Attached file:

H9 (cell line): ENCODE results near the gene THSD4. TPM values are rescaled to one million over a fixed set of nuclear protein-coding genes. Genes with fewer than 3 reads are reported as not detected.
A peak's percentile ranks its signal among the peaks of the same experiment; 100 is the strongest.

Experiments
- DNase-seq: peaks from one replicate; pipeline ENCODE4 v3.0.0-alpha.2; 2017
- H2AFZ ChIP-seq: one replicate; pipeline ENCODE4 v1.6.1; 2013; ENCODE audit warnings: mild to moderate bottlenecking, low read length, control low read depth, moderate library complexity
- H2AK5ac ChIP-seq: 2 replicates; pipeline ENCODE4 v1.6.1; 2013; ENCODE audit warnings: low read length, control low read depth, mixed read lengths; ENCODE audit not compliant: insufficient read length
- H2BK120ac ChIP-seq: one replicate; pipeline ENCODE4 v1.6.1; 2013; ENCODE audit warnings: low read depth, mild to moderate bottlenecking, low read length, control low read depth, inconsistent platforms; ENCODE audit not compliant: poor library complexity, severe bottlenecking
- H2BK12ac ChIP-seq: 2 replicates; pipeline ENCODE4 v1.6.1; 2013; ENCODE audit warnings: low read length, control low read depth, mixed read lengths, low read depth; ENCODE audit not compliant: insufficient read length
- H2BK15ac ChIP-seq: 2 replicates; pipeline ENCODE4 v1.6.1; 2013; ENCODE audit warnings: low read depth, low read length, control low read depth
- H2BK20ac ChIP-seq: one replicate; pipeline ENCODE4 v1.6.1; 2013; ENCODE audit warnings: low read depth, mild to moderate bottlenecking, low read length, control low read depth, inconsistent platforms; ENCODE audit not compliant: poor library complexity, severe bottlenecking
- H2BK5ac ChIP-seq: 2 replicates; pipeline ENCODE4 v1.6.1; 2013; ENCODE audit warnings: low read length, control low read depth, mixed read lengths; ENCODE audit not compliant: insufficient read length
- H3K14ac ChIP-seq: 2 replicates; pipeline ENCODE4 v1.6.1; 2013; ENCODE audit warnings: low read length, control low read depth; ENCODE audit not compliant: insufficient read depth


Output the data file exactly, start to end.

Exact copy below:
H9 (cell line): ENCODE results near the gene THSD4. TPM values are rescaled to one million over a fixed set of nuclear protein-coding genes. Genes with fewer than 3 reads are reported as not detected.
A peak's percentile ranks its signal among the peaks of the same experiment; 100 is the strongest.

Experiments
- DNase-seq: peaks from one replicate; pipeline ENCODE4 v3.0.0-alpha.2; 2017
- H2AFZ ChIP-seq: one replicate; pipeline ENCODE4 v1.6.1; 2013; ENCODE audit warnings: mild to moderate bottlenecking, low read length, control low read depth, moderate library complexity
- H2AK5ac ChIP-seq: 2 replicates; pipeline ENCODE4 v1.6.1; 2013; ENCODE audit warnings: low read length, control low read depth, mixed read lengths; ENCODE audit not compliant: insufficient read length
- H2BK120ac ChIP-seq: one replicate; pipeline ENCODE4 v1.6.1; 2013; ENCODE audit warnings: low read depth, mild to moderate bottlenecking, low read length, control low read depth, inconsistent platforms; ENCODE audit not compliant: poor library complexity, severe bottlenecking
- H2BK12ac ChIP-seq: 2 replicates; pipeline ENCODE4 v1.6.1; 2013; ENCODE audit warnings: low read length, control low read depth, mixed read lengths, low read depth; ENCODE audit not compliant: insufficient read length
- H2BK15ac ChIP-seq: 2 replicates; pipeline ENCODE4 v1.6.1; 2013; ENCODE audit warnings: low read depth, low read length, control low read depth
- H2BK20ac ChIP-seq: one replicate; pipeline ENCODE4 v1.6.1; 2013; ENCODE audit warnings: low read depth, mild to moderate bottlenecking, low read length, control low read depth, inconsistent platforms; ENCODE audit not compliant: poor library complexity, severe bottlenecking
- H2BK5ac ChIP-seq: 2 replicates; pipeline ENCODE4 v1.6.1; 2013; ENCODE audit warnings: low read length, control low read depth, mixed read lengths; ENCODE audit not compliant: insufficient read length
- H3K14ac ChIP-seq: 2 replicates; pipeline ENCODE4 v1.6.1; 2013; ENCODE audit warnings: low read length, control low read depth; ENCODE audit not compliant: insufficient read depth